Today we’re going to talk about a little word with a very big meaning: the conjunction cioè. It is a fusion of the pronoun ciò (this, that) and è, which is the verb essere (to be) conjugated in the third person singular of the present tense.
Cioè is used to introduce detailed information, a correction of something already said or a specific example, much like the following English expressions:
- that is (to say) – when you want to give further details or be more exact about something
- namely – when you want to give a specific example or introduce additional information
- in other words – when you want to clarify a statement
- rather – when you want to correct what’s been said
Parliamo delle partite giocate dalla Juventus in casa, cioè a Torino.
We’re talking about the games played by Juventus at home, that is, in Turin.
Abbiamo imparato molto sui grandi felini, cioè leoni e tigri.
We learned a lot about the big cats, namely lions and tigers.
Ho usato un chilo di farina, cioè tutto il pacco.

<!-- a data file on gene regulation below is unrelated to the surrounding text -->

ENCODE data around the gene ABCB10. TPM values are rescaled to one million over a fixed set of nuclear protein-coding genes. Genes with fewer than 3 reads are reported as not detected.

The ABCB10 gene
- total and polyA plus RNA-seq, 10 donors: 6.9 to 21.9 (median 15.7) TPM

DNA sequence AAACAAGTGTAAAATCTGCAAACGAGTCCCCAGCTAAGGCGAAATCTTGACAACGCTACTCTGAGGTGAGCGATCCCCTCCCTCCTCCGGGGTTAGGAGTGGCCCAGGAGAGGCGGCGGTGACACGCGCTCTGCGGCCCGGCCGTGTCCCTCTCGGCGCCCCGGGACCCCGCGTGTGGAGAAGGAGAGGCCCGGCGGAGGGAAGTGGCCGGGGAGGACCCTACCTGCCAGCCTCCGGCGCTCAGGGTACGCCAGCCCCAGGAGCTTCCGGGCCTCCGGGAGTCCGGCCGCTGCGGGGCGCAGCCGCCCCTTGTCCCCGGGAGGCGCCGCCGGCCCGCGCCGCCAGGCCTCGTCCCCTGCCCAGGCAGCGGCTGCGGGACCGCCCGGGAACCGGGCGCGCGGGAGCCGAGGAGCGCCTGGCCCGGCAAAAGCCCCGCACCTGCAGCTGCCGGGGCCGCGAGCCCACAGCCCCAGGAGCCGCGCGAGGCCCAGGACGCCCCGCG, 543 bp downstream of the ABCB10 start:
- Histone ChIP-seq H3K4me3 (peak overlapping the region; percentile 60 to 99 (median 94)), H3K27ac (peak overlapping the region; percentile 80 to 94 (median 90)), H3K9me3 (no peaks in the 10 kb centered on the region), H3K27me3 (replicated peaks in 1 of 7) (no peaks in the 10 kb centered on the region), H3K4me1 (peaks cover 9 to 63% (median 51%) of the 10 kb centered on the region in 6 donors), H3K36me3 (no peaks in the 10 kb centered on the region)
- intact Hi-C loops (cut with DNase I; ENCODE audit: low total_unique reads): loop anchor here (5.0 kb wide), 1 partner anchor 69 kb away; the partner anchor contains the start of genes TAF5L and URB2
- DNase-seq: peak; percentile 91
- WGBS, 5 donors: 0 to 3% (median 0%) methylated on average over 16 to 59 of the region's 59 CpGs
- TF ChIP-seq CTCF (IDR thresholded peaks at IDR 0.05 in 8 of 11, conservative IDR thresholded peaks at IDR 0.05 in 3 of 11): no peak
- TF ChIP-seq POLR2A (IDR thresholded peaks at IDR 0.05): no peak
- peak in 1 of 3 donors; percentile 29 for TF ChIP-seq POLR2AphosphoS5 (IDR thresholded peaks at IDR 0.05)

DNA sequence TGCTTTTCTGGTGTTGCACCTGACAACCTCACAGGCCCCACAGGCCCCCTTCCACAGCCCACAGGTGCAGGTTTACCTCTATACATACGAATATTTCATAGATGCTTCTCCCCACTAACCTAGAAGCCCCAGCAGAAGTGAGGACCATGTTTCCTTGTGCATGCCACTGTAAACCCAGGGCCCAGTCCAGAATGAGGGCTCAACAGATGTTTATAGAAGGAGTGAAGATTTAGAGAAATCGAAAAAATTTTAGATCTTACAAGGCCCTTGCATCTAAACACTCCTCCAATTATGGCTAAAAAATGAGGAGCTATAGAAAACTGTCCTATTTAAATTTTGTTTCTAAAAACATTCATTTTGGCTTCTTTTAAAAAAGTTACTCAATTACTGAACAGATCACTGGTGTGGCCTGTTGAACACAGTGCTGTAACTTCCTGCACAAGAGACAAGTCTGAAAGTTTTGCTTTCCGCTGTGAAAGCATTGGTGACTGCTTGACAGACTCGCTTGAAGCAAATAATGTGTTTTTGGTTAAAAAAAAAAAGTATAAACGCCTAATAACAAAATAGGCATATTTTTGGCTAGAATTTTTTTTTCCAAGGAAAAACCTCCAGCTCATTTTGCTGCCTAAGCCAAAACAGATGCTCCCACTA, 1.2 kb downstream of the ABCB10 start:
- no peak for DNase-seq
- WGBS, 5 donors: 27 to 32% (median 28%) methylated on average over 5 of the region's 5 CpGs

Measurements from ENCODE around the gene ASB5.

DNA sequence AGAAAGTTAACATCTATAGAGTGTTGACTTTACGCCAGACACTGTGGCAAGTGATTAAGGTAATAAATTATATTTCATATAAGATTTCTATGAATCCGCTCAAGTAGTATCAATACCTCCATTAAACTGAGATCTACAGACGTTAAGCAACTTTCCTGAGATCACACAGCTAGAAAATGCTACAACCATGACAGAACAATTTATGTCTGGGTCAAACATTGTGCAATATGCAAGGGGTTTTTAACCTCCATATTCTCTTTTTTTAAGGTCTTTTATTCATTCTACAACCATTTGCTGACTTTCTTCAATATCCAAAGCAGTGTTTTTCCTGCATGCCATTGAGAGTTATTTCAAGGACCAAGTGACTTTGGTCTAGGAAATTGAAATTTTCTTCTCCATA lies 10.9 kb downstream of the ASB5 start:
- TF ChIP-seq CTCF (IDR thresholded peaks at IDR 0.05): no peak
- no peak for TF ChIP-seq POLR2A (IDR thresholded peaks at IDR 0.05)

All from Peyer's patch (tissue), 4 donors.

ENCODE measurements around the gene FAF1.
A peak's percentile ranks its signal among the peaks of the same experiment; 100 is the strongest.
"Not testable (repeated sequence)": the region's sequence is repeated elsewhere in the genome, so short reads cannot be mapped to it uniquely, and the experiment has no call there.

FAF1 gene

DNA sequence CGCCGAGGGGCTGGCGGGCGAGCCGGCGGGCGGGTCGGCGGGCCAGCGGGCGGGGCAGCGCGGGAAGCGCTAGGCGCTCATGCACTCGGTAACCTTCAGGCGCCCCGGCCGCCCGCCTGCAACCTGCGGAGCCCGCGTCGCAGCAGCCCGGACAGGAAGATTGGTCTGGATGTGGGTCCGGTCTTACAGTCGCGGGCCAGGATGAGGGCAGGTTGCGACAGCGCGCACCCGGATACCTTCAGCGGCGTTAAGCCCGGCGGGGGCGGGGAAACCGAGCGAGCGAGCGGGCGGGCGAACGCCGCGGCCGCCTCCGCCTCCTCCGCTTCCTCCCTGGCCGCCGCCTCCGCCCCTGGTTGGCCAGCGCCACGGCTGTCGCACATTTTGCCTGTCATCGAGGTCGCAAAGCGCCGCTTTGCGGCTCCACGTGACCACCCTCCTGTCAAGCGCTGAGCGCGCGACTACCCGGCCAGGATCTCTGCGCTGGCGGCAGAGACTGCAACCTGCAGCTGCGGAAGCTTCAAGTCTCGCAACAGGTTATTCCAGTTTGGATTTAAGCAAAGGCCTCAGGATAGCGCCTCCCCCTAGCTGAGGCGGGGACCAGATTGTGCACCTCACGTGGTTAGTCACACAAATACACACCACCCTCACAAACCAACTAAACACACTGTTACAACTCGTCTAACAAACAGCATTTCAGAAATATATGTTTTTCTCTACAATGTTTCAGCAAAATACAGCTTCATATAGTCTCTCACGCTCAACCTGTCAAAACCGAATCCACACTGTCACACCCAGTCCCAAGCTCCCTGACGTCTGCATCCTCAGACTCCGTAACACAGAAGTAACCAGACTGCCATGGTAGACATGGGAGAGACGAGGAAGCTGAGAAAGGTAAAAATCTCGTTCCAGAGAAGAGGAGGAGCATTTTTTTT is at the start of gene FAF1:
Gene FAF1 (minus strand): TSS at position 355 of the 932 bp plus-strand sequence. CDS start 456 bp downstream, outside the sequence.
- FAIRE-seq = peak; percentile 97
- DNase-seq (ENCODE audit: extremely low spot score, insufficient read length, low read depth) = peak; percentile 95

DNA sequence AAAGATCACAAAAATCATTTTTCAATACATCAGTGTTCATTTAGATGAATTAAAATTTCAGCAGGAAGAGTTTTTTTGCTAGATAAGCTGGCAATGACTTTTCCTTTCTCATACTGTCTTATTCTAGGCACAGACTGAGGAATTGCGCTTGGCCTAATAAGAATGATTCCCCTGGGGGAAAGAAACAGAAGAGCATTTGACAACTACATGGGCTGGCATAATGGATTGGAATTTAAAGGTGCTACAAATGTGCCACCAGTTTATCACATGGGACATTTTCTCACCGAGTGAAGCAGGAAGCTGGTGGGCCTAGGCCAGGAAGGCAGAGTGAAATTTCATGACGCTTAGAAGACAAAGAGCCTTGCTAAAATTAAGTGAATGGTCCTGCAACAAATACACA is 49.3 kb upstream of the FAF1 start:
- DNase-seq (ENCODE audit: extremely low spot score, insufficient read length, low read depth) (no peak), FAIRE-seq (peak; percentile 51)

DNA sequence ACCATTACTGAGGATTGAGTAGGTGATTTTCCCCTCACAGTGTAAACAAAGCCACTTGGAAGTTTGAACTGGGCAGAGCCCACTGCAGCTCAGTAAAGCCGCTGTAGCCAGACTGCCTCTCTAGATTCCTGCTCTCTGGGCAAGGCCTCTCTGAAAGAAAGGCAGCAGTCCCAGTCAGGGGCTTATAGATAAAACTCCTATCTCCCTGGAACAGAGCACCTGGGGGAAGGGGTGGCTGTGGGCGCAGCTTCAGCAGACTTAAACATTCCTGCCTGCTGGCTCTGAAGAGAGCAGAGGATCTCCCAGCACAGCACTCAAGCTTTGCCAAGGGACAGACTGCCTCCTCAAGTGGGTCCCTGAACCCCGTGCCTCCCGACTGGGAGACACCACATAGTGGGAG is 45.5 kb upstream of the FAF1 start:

I used one kilogram of flour, or in other words, the whole packet.
Ha risposto a tutte le domande, cioè, a quasi tutte.
He answered all the questions, or rather, almost all of them.
Cioè can also be used with an interrogative tone in response to a statement that requires clarification or elaboration as in the following example:
Ho una domanda da farti. – Cioè…?
I have something to ask you. – And that would be…?
In everyday speech, cioè is also used (and some might even say overused) as a filler, that is, a word that allows us to take the time to gather our thoughts about what we want to say next. It corresponds to a number of English fillers including I mean, like and you know.
Cioè… non volevo farlo ma non avevo altra scelta.
I mean… I didn’t want to do it but I didn’t have a choice.
Important: Because it tends to be said very quickly, it may sound like the speaker is saying c’è (there is) rather than cioè.